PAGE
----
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Updated September 24, 2012
These brief news articles below were sent out via email to all divers who signed up for our free email list.
You can sign up here to receive future Undercurrent Online Updates and get news alerts and special offers like these every month.

Another Recall of High-Pressure Hoses
What You're Missing This Month
Coming Up in Undercurrent
Is a Caribbean Cruise for Serious Divers?
Not Following in Dad's Footsteps
A Good Signaling Device
Anderson Cooper Says This Is a Marine Paradise
A Mobile App for Cayman Divers
And Another App to Track Sharks
The Scuba Snobs' Guide to Diving Etiquette: Book II
Sad but Not Shocking News about Caribbean Reefs
An Airline Bans Shark Fins on Flights
R.I.P. Ron Taylor
"Sometimes Holding Hands Can Say More than Words."

Another Recall of High-Pressure Hoses:  September 24, 2012

In May, Miflex recalled 17,000 double-braided, high-pressure hoses which could burst at the consoles Phantom now has similar problems -- its double-braided, flexible high-pressure hoses can burst at the crimp fitting attaching to the first state, leading to rapid depletion of air. They are recalling the 11Q3, 11Q4, and 12Q1 lots (the date codes) of those hoses. Phantom hose users should check the hose male fitting that screws into the regulator first stage -- if the hex is stamped with one of those date codes above, send the hose to Innovative Scuba Concepts, the distributor (no packaging or proof of purchase required). For all the details, go here.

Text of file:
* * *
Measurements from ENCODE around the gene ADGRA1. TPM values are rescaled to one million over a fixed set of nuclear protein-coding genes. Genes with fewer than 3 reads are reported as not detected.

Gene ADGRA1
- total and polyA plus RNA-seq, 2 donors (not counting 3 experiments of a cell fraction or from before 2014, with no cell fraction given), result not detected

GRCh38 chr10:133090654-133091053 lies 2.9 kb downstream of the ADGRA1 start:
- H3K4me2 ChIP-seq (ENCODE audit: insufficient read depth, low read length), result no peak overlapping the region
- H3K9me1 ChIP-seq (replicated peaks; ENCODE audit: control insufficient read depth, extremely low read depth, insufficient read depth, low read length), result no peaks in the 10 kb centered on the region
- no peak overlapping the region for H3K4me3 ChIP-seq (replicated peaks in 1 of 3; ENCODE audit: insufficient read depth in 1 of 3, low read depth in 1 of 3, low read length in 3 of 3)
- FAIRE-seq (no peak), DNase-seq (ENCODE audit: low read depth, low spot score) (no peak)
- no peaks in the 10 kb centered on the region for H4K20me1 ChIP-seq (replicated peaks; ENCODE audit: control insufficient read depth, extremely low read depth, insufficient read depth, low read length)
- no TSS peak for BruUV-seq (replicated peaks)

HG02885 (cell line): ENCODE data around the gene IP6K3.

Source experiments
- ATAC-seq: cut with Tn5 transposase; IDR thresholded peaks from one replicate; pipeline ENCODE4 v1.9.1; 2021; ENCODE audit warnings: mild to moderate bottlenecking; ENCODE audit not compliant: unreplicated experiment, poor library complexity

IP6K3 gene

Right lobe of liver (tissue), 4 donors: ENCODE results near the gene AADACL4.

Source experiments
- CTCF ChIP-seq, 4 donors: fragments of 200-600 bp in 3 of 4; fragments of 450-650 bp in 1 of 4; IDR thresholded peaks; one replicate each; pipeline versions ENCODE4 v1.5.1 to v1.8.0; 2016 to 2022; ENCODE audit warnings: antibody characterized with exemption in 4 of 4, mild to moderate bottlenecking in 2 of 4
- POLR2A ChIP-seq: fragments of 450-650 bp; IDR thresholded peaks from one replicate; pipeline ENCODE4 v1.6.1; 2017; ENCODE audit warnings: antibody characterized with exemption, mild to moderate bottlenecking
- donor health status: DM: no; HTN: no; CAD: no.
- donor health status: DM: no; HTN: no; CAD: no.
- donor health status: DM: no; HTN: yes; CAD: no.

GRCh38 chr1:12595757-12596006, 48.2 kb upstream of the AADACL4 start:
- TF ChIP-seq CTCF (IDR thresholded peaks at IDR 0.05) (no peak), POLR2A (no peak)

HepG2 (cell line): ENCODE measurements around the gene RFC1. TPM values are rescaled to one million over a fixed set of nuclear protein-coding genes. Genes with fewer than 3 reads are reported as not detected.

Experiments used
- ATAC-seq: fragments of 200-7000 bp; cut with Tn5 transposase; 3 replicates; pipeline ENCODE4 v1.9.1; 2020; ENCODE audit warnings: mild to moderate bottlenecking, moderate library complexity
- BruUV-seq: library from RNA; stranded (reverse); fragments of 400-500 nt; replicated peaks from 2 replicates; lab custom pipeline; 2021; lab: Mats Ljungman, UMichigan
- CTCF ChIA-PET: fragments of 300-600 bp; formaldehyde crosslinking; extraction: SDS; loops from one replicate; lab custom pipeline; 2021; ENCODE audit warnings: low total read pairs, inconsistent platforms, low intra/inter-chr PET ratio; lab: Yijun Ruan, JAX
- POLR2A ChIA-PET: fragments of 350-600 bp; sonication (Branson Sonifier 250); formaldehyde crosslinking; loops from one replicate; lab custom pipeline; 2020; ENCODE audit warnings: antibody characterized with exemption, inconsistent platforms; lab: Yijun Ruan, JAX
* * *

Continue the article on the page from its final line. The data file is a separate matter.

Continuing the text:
What You're Missing This Month:  September 24, 2012

Jardines de la Reina, Cuba: is it the marine paradise Anderson Cooper claims it to be? . . . a land resort that offers just as good Raja Ampat diving as any liveaboard there . . . part II of our look at rebreather safety: why oxygen analyzers could be the weakest link . . . dive etiquette rules from "the scuba snobs" . . . one cavern plus panic equals four dive deaths . . . books to buy for becoming a smarter diver . . . a scary first openwater dive for a 13-year-old . . . and much more

Coming Up in Undercurrent:  September 24, 2012

What's the diving like in Florida these days. . . what goes into your wetsuit, why it costs what it does, and why some keep you warmer than others . . . can dive shops turn you away if you don't buy gear from them? . . . how a worldwide shortage of helium is affecting technical diving . . . what one dive operator did after passengers started talking to the media about the death of a diver on one of its trips . . . our readers' experiences about diving after a major medical procedures . . . why you shouldn't take that introductory offer to dive on a brand-new liveaboard itinerary . . . and much more.

Is a Caribbean Cruise for Serious Divers?:  September 24, 2012

Doc Vikingo, who has written many articles for us over the years, recently embarked on a Caribbean cruise, not so much because he wanted to, but because he somehow won it. Should a serious diver follow in his wake? Read his opinion, published in this month's issues, and available to read for free at Undercurrent.

Not Following in Dad's Footsteps:  September 24, 2012